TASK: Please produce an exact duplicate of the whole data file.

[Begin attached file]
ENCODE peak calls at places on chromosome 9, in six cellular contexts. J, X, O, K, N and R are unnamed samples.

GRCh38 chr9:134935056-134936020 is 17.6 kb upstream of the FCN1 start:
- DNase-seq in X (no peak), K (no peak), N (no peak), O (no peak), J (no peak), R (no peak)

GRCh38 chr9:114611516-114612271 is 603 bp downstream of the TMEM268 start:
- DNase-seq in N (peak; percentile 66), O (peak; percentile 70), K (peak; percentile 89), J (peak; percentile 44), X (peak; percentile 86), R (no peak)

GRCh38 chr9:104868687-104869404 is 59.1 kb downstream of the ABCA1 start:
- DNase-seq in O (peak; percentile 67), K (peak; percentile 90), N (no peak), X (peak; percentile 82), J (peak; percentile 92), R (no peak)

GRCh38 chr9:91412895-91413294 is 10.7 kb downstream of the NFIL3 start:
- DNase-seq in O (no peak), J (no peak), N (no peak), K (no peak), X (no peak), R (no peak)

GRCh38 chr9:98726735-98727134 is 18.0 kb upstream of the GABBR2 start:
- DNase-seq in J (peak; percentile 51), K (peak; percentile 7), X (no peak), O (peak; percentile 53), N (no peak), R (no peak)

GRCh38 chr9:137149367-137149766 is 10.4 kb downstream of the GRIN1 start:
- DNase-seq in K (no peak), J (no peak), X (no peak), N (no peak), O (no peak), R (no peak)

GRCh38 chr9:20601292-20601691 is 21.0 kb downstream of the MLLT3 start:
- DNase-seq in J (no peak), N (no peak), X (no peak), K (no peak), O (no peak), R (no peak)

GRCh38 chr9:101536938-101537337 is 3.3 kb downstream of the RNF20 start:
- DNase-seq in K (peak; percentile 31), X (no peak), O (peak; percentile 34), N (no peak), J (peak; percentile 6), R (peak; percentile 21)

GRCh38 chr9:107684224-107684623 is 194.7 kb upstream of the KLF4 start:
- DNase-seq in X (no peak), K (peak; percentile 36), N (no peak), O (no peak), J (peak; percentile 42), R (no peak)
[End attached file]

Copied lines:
ENCODE peak calls at places on chromosome 9, in six cellular contexts. J, X, O, K, N and R are unnamed samples.

GRCh38 chr9:134935056-134936020 is 17.6 kb upstream of the FCN1 start:
- DNase-seq in X (no peak), K (no peak), N (no peak), O (no peak), J (no peak), R (no peak)

GRCh38 chr9:114611516-114612271 is 603 bp downstream of the TMEM268 start:
- DNase-seq in N (peak; percentile 66), O (peak; percentile 70), K (peak; percentile 89), J (peak; percentile 44), X (peak; percentile 86), R (no peak)

GRCh38 chr9:104868687-104869404 is 59.1 kb downstream of the ABCA1 start:
- DNase-seq in O (peak; percentile 67), K (peak; percentile 90), N (no peak), X (peak; percentile 82), J (peak; percentile 92), R (no peak)

GRCh38 chr9:91412895-91413294 is 10.7 kb downstream of the NFIL3 start:
- DNase-seq in O (no peak), J (no peak), N (no peak), K (no peak), X (no peak), R (no peak)

GRCh38 chr9:98726735-98727134 is 18.0 kb upstream of the GABBR2 start:
- DNase-seq in J (peak; percentile 51), K (peak; percentile 7), X (no peak), O (peak; percentile 53), N (no peak), R (no peak)

GRCh38 chr9:137149367-137149766 is 10.4 kb downstream of the GRIN1 start:
- DNase-seq in K (no peak), J (no peak), X (no peak), N (no peak), O (no peak), R (no peak)

GRCh38 chr9:20601292-20601691 is 21.0 kb downstream of the MLLT3 start:
- DNase-seq in J (no peak), N (no peak), X (no peak), K (no peak), O (no peak), R (no peak)

GRCh38 chr9:101536938-101537337 is 3.3 kb downstream of the RNF20 start:
- DNase-seq in K (peak; percentile 31), X (no peak), O (peak; percentile 34), N (no peak), J (peak; percentile 6), R (peak; percentile 21)

GRCh38 chr9:107684224-107684623 is 194.7 kb upstream of the KLF4 start:
- DNase-seq in X (no peak), K (peak; percentile 36), N (no peak), O (no peak), J (peak; percentile 42), R (no peak)